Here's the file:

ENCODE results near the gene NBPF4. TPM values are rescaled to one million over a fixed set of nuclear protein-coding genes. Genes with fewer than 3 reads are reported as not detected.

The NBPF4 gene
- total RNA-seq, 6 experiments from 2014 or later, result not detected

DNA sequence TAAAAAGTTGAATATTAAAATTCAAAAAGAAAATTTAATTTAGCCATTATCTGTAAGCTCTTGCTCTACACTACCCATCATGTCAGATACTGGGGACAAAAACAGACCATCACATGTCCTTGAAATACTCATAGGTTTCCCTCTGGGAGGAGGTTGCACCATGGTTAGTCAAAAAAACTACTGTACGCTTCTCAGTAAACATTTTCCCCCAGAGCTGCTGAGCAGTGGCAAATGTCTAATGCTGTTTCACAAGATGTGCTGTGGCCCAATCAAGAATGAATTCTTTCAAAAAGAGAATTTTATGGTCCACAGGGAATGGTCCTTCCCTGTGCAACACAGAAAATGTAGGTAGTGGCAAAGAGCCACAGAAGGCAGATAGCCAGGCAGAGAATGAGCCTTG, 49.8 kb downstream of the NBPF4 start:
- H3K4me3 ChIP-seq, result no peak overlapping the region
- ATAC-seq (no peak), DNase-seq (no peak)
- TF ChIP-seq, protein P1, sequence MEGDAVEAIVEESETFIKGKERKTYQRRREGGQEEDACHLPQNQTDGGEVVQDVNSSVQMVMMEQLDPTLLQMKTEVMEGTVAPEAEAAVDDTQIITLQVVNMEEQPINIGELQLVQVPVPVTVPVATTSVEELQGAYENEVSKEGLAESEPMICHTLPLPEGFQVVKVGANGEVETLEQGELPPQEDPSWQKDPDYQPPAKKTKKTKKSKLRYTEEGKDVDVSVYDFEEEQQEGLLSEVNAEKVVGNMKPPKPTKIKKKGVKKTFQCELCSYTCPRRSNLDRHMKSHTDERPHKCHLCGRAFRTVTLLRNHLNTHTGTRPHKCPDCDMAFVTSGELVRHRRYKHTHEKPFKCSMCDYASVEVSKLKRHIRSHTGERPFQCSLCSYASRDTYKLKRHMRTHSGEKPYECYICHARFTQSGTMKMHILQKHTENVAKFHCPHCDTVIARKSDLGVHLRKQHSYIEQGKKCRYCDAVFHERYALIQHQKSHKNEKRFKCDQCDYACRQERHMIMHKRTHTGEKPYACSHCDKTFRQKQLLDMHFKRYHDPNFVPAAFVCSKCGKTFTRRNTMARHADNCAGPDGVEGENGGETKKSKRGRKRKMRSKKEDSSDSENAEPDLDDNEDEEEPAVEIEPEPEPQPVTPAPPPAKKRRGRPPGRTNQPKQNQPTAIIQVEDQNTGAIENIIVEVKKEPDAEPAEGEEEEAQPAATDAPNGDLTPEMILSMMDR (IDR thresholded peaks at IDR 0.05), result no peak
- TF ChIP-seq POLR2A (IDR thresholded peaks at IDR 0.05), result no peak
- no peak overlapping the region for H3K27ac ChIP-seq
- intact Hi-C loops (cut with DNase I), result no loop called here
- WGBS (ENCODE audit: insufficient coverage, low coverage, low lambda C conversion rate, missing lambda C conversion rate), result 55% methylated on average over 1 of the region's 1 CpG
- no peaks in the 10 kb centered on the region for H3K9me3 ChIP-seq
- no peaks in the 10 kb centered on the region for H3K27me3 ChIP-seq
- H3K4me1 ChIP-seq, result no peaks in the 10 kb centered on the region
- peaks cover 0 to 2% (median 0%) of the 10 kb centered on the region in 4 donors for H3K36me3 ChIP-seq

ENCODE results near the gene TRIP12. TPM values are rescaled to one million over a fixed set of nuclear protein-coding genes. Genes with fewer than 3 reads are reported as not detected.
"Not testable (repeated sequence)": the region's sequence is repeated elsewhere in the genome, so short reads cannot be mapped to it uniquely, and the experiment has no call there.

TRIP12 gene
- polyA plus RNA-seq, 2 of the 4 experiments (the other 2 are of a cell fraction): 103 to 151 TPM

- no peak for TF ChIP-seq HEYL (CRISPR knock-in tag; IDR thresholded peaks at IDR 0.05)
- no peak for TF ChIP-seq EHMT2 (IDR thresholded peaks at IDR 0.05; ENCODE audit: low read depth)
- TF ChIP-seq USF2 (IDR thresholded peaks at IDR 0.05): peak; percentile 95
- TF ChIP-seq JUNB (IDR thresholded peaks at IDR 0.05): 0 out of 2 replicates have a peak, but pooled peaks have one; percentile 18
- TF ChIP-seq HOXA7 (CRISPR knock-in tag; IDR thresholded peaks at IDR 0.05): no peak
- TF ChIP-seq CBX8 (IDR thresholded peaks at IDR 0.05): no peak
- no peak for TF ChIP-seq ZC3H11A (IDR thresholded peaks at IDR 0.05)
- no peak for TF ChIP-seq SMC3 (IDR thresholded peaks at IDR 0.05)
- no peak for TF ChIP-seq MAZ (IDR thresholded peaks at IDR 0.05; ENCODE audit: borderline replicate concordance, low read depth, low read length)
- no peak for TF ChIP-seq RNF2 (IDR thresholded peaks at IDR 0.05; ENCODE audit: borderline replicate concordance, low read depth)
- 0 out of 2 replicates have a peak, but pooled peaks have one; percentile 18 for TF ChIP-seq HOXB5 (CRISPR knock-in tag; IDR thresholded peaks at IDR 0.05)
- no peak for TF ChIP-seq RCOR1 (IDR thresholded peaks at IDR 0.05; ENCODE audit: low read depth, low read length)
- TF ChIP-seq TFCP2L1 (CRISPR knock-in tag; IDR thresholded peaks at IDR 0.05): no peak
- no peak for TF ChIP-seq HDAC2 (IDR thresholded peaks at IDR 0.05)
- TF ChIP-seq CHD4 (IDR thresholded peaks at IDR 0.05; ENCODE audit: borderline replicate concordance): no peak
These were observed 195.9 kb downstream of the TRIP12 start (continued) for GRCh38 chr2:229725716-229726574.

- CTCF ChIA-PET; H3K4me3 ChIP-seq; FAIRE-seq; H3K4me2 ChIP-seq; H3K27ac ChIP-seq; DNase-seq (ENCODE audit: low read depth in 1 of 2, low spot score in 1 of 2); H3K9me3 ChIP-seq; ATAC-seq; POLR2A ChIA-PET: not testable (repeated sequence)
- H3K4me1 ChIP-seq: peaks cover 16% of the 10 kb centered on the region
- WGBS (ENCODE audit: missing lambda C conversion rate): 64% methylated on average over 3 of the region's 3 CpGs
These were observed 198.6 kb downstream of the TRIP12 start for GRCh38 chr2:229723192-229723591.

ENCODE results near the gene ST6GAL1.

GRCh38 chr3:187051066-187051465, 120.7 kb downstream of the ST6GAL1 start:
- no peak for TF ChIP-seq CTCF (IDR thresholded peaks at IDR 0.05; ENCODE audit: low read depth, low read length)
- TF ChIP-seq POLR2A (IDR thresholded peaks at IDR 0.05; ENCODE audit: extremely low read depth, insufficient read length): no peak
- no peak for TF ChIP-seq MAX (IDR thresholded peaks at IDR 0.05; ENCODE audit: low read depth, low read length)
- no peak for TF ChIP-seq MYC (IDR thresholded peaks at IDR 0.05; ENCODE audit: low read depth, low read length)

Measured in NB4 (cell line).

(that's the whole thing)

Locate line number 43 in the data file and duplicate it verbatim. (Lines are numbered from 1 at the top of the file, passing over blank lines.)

- TF ChIP-seq POLR2A (IDR thresholded peaks at IDR 0.05; ENCODE audit: extremely low read depth, insufficient read length): no peak